Maersk accelerates plans for carbon-neutral shipping

Danish shipping giant Maersk is aiming to launch its first carbon-neutral liner vessel in 2023 - seven years earlier than initially planned.

Image: Maersk

Image: Maersk

Maersk had already committed to achieving net-zero emissions across the business by 2050, with an interim target to reduce the carbon intensity of shipping by 2030.

In the latest step towards these commitments, the business has this week confirmed plans to launch a liner vessel powered by methanol by 2023 – something it had originally been planning to do by 2030.

The new vessel will be fuelled by methanol produced from bio-based sources and from e-methanol suppliers. While most methanol is produced using fossil-fuel-fired processes, e-methanol relies on electricity, which is easier to procure renewably. Maersk will procure the methanol from suppliers than have certified it as carbon neutral and otherwise sustainable.

Maersk claims that the vessel, which will have a capacity of 200 Twenty-foot Equivalent Units (TEU) and will operate on an intra-regional route, will be the first of its kind to be carbon neutral in operation. It has committed to ensuring that all owned new-build vessels will have dual-fuel technology installed, enabling the use of methanol.

“It will be a significant challenge to source an adequate supply of carbon-neutral methanol within our timeline to pioneer this technology,” Maersk’s chief executive of fleet and strategic brands Henriette Hallberg Thygesen said.

“Our success relies on customers embracing this ground-breaking product and strengthened collaboration with fuel manufacturers, technology partners and developers to ramp up production fast enough. We believe our aspiration to put the world’s first carbon-neutral liner vessel in operation by 2023 is the best way to kick start the rapid scaling of carbon-neutral fuels we will need.”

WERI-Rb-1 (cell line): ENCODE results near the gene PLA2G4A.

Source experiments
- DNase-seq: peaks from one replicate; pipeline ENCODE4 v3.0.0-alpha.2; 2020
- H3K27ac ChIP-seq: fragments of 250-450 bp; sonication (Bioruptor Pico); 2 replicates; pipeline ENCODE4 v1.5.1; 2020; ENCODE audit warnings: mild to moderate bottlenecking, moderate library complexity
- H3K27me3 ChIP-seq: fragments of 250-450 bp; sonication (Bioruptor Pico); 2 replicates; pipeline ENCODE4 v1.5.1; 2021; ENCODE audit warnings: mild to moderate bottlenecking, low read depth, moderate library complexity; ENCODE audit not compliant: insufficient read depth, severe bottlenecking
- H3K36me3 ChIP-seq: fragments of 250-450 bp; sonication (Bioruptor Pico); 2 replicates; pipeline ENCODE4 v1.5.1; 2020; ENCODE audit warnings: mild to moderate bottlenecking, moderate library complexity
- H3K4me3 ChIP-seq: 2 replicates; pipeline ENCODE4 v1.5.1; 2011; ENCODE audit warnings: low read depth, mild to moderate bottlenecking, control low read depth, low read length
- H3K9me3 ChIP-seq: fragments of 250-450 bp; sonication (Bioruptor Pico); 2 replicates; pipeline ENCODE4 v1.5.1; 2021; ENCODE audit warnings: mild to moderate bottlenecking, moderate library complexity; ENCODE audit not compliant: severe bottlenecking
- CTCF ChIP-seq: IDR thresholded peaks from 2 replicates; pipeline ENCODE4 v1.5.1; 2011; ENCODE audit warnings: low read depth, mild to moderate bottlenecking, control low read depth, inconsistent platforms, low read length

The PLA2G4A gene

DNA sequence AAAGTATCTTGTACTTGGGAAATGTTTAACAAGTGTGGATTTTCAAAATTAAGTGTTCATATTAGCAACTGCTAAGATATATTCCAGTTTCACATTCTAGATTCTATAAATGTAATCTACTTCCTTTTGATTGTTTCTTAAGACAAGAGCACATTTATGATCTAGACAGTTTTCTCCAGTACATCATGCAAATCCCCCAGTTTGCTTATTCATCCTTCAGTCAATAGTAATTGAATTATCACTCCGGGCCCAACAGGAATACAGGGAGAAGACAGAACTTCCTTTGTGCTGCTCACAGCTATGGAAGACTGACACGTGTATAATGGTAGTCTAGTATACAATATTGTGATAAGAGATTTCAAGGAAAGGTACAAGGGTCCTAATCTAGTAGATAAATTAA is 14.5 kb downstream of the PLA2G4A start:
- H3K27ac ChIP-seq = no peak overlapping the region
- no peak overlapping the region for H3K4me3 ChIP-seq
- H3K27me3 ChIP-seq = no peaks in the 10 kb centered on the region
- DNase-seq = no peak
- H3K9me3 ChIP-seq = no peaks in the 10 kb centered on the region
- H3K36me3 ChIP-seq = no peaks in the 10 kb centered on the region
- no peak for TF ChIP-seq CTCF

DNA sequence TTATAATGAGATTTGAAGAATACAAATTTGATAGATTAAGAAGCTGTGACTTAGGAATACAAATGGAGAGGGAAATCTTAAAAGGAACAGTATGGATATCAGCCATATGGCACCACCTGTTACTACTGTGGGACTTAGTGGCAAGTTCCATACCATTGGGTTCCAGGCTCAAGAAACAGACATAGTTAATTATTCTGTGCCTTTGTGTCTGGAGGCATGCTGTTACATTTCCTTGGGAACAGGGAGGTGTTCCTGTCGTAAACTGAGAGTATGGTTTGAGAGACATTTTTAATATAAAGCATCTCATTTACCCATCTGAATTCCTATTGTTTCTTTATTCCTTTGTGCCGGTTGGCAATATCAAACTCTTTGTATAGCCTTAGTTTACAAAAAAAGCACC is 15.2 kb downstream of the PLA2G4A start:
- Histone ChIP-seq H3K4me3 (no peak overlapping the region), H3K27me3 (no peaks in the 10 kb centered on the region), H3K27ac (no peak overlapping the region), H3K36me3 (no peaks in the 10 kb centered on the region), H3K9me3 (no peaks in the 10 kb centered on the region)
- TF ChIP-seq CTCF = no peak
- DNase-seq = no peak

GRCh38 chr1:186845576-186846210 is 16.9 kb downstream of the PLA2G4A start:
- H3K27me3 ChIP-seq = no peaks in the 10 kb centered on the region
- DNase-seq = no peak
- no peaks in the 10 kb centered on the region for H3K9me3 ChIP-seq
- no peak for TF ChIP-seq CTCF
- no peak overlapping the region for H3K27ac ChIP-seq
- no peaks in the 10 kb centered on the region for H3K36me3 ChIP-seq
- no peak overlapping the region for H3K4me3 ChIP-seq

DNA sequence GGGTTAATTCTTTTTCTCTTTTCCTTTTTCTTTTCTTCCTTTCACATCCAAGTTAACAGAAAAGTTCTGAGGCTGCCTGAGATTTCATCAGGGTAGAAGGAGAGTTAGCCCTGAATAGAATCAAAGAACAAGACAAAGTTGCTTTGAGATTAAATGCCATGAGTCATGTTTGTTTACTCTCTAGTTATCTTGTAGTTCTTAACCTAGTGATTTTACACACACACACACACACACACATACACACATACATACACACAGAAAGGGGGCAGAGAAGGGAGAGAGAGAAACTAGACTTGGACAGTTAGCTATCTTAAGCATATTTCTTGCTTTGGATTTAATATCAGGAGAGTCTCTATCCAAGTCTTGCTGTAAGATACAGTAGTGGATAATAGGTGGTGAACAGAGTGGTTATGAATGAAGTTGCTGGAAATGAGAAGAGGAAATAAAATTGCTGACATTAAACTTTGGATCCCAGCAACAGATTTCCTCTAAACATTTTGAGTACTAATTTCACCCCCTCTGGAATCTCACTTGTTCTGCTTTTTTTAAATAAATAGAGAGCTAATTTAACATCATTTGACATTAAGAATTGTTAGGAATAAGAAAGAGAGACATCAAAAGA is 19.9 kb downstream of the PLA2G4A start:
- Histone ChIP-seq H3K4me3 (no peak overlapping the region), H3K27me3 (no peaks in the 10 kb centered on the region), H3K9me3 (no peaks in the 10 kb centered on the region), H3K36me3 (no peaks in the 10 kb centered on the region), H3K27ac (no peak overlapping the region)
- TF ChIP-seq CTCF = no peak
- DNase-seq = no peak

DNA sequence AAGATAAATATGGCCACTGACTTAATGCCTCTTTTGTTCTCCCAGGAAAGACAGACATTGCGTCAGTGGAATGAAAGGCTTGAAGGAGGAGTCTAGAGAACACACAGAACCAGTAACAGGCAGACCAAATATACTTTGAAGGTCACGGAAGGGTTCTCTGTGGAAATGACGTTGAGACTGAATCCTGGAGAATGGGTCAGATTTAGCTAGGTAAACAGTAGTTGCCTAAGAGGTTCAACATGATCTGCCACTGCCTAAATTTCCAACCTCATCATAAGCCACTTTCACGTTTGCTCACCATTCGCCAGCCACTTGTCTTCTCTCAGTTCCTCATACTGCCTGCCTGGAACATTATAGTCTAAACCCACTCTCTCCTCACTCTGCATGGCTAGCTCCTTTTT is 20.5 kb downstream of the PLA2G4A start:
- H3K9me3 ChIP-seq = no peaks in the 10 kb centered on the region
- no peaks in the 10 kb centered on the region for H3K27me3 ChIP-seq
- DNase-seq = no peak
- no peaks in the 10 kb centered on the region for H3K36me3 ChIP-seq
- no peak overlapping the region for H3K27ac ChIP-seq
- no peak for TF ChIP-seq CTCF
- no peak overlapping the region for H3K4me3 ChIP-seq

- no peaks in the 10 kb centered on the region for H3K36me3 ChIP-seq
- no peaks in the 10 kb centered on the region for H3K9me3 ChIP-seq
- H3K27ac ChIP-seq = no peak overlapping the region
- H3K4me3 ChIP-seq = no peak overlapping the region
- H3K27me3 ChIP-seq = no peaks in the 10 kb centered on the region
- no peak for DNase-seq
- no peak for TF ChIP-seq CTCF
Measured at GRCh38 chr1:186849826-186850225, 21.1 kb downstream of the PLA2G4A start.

Broader innovation plans

Methanol has several properties that make it a good fit for the shipping sector. It is liquid at room temperature, making for easier handling than, for example, hydrogen. It also produces low levels of sulphur, particulates and NOx across the lifecycles.

But there are also a number of drawbacks. Aside from the fact that most production is fossil-fired and that production of more sustainable production methods need to be scaled up, methanol’s energy content is only about half that of traditional shipping fuels at present. This means it is more suited for vessels making shorter journeys.

Maersk has stated that it “expects multiple fuel solutions to exist alongside each other in the future”. Aside from Methanol, it issues ammonia and alcohol-lignin brands as “primary fuel candidates for the future”.

The firm is notably collaborating with Ørsted, Copenhagen Airports Danish logistics firm DSV Panalpina, ferry firm DFDS and airline SAS on a new sustainable fuels facility which could become operational by 2023.

Sarah George



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